Two senior doctors in India have been fired after one of them publicly contradicted the police over the alleged gang rape and murder of a lower caste woman in a case that rocked the country last month.
Police in Uttar Pradesh state have denied that the 19-year-old victim of the Hathras attack was raped, citing forensic tests carried out on the victim 11 days after the attack. She succumbed to her injuries in a Delhi hospital on 29 September, 15 days after the attack took place.
Four upper caste men have been arrested over the killing and alleged gang rape. The woman, who has not been named due to Indian laws protecting the identity of sexual assault victims, was from the Dalit community, the lowest rung in the Hindu caste system, and activists say the case has brought attention to still commonplace caste-based atrocities in India.
The incident sparked protests by groups calling for justice and criticising both state and central governments – Narendra Modi’s Hindu nationalist BJP is in power in both – for failing to protect members of lower caste communities. The police also drew criticism for their initial handling of the case, the swift cremation of the victim’s body without the family’s consent or presence and their heavy-handed approach with the protesters.
The two doctors who have been fired were senior medical officers at the Uttar Pradesh hospital where the Hathras victim was treated for 14 days. One of them had given an interview to the Indian Express on 5 October, stating that forensic samples taken so long after an alleged rape were of no investigative value.
Dr Mohammad Azimuddin Malik, medical officer at the Jawaharlal Nehru Medical College (JNMC) Hospital where the test took place, said government guidelines clearly state that useful forensic evidence can only be retrieved up to 96 hours after an incident.
Dr Malik’s statement directly contradicted the assertions made by Additional Director General (Law and Order), Prashant Kumar, who had said the forensic report showed there were no traces of sperm and hence proved that no rape took place.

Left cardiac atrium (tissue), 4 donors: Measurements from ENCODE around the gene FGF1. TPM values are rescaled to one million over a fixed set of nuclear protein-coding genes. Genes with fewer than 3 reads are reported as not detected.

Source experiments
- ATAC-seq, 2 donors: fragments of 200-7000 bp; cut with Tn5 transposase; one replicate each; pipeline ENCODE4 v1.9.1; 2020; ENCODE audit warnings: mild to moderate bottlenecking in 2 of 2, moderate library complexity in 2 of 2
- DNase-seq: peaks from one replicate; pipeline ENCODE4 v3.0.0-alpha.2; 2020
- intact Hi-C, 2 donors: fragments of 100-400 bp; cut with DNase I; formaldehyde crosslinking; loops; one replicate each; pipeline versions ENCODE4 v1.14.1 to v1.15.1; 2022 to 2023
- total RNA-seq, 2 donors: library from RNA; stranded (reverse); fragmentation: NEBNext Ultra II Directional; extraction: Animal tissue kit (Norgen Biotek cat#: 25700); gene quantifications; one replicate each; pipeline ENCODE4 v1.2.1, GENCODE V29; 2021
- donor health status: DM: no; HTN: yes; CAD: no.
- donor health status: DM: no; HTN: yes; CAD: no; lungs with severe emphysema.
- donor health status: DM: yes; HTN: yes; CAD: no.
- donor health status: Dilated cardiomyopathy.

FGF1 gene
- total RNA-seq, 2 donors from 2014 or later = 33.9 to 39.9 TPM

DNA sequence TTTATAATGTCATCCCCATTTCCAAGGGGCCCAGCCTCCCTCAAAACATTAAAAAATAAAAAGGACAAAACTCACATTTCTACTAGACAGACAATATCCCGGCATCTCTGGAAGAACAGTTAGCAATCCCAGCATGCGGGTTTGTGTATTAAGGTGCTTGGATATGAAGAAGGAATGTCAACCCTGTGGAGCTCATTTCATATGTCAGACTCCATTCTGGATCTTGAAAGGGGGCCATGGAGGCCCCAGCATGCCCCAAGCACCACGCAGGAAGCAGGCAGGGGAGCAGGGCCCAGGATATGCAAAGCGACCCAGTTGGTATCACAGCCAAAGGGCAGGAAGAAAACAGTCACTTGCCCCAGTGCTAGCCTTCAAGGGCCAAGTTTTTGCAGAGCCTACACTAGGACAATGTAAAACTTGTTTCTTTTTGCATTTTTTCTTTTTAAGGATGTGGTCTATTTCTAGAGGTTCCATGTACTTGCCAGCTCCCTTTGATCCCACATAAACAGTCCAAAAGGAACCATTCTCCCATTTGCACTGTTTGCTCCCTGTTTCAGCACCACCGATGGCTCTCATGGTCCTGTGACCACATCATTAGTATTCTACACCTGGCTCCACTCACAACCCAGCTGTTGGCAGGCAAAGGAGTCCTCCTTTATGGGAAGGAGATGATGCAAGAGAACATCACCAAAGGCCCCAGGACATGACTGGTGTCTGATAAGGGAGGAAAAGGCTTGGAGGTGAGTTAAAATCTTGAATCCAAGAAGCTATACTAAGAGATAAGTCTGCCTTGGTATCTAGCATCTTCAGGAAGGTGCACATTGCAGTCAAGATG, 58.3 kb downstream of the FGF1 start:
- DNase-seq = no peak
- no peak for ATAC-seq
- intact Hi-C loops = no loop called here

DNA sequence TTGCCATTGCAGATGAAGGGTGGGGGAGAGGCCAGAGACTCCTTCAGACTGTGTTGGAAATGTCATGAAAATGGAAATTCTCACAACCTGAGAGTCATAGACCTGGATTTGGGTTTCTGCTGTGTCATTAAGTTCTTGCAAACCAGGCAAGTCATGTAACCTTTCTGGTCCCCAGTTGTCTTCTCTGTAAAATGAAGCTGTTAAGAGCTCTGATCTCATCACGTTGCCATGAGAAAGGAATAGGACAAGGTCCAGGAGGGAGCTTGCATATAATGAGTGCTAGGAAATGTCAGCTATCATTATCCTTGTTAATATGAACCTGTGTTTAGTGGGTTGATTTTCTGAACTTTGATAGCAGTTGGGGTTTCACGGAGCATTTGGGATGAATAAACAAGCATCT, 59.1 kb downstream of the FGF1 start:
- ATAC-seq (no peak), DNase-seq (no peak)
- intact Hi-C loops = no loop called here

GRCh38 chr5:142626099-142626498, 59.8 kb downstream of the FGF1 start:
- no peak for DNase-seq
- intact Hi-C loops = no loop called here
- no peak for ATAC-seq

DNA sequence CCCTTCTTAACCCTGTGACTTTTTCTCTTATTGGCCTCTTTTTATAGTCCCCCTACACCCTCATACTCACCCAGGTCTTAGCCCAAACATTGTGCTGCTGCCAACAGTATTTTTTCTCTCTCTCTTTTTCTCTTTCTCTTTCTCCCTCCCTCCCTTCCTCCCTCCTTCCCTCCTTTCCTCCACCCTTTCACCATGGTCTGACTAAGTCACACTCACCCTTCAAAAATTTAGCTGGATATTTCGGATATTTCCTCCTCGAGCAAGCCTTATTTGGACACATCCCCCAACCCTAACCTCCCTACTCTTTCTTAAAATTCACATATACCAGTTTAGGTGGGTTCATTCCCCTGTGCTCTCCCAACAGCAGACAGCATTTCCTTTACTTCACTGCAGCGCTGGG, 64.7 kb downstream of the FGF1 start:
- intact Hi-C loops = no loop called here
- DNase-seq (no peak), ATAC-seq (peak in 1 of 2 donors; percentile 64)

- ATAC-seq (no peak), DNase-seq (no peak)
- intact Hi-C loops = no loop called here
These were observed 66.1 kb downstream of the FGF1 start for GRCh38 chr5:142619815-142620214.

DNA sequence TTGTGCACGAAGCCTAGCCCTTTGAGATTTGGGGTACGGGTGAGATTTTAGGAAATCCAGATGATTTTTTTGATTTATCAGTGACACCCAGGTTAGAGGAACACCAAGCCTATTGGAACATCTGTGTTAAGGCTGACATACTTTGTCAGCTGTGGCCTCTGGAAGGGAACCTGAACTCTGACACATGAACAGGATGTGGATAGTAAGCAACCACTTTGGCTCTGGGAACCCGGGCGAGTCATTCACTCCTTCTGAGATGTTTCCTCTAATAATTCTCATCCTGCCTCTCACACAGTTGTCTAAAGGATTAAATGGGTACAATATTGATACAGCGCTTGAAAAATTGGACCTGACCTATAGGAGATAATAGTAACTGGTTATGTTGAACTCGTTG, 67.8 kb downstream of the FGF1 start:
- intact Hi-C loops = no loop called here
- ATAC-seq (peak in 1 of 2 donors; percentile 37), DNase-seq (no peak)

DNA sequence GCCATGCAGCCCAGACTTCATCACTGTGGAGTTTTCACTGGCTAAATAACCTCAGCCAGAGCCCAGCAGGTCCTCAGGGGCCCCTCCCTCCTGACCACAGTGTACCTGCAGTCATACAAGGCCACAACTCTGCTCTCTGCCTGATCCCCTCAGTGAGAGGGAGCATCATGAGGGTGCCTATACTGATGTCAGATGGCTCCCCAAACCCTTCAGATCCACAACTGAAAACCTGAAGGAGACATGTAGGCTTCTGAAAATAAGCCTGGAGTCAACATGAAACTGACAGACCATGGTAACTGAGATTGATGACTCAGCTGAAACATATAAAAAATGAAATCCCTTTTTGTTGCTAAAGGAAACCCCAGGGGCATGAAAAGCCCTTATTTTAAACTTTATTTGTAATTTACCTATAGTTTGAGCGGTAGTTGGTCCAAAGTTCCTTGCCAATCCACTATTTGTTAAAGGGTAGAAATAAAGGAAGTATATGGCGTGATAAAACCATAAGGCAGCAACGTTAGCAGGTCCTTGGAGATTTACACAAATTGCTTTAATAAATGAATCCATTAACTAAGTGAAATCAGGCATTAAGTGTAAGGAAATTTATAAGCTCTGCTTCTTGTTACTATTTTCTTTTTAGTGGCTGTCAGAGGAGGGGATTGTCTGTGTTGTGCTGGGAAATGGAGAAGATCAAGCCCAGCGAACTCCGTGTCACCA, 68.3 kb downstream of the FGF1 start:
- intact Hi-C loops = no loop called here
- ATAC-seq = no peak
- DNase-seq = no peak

Dr Malik was sacked along with his colleague Dr Obaid Imtiyazul Haque, the casualty medical officer in the same hospital which is a part of Aligarh Muslim University, in a development first reported by The Wire.
The pair were served urgent notices on 20 October saying their services were no longer required. The notices, seen by The Independent, were served by the chief medical officer but mention that the order came from the vice-chancellor of the university, Prof Tariq Mansoor, “via telephone”.
Speaking to The Independent, both doctors said they believe the hospital was compelled to act against them over the high-profile Hathras incident.
Dr Malik said: “The hospital administration was under pressure. Since the enquiry [in the Hathras case] was earlier being conducted here by the state police, they couldn’t act against us. But now that the case is being probed by someone else [the federal investigations agency, the CBI], therefore, they have issued an order terminating our service.”
Dr Mailk believes that his services were terminated because of the media interest in his comments, and the case. “I do not see any other reason for my termination,” he added.
Dr Haque said they had been bracing for the worst, adding that they had “known about this for a week now.” “Our CMO in-charge had been getting phone calls with directives that something must be done about us,” he said.
While Dr Haque had not given any media interviews, his name was mentioned in a 3 October report questioning police’s claims that no rape had taken place. The story was based on an examination report prepared by the hospital and attested by Dr Haque.
When asked if the consequences of their actions would prevent them from expressing their opinions in future, the medics were defiant. “They only asked me for my opinion in the capacity of a doctor. And I will give it again in future. I have taken a Hippocratic oath,” said Dr Malik. “I have only lost a job. I will find another one,” said Dr Haque adding “my loss compared to [the family of the victim) is nothing.”
The university vice-chancellor Mr Mansoor did not immediately respond when contacted for comment by The Independent.